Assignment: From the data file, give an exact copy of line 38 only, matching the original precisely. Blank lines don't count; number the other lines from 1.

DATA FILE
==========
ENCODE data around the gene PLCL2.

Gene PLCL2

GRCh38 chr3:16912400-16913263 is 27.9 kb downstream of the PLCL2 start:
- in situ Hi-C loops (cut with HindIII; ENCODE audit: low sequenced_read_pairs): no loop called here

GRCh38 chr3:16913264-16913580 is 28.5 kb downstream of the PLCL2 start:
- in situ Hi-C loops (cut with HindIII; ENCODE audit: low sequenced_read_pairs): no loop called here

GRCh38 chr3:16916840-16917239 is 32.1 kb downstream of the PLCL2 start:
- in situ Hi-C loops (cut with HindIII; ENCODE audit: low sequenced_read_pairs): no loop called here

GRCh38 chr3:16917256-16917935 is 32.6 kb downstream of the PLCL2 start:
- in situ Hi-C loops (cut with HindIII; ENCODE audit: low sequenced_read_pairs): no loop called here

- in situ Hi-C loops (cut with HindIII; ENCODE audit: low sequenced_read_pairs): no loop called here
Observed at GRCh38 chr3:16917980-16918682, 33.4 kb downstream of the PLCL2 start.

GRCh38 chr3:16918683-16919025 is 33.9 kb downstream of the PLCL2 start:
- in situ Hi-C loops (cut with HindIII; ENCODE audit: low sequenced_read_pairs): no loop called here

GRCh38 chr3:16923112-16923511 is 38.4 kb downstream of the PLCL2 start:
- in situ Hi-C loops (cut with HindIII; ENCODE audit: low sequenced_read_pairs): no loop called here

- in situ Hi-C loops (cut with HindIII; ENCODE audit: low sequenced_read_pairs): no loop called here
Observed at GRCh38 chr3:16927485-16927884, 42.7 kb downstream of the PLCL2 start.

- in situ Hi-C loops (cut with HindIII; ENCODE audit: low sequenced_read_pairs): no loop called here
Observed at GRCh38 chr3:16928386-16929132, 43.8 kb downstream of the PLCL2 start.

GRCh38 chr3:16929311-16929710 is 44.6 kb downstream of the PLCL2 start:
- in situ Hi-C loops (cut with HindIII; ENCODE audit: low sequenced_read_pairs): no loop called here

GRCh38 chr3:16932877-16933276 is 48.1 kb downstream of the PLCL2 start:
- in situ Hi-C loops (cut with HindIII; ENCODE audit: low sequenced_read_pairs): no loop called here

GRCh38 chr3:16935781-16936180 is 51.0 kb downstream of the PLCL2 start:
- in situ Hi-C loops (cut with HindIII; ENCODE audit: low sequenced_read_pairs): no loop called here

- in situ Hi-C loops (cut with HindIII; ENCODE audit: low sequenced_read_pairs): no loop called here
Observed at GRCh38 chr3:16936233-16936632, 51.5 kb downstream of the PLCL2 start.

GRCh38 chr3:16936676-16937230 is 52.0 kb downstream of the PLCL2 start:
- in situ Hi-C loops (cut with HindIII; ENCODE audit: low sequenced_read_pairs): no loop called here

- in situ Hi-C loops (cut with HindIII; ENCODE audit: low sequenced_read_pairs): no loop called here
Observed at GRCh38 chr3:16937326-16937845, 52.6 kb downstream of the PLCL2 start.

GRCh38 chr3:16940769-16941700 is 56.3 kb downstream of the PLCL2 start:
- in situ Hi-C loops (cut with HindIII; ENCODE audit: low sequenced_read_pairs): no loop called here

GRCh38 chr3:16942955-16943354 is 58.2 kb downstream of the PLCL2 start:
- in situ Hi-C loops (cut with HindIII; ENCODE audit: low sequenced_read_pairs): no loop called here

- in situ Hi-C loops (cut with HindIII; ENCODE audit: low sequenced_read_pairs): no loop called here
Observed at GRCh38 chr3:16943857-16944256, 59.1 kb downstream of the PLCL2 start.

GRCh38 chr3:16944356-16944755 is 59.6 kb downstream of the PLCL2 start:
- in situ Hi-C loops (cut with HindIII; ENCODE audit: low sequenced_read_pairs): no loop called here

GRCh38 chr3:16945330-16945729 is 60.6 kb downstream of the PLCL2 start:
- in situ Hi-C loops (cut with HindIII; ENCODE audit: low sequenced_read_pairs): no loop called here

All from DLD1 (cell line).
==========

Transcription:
Observed at GRCh38 chr3:16943857-16944256, 59.1 kb downstream of the PLCL2 start.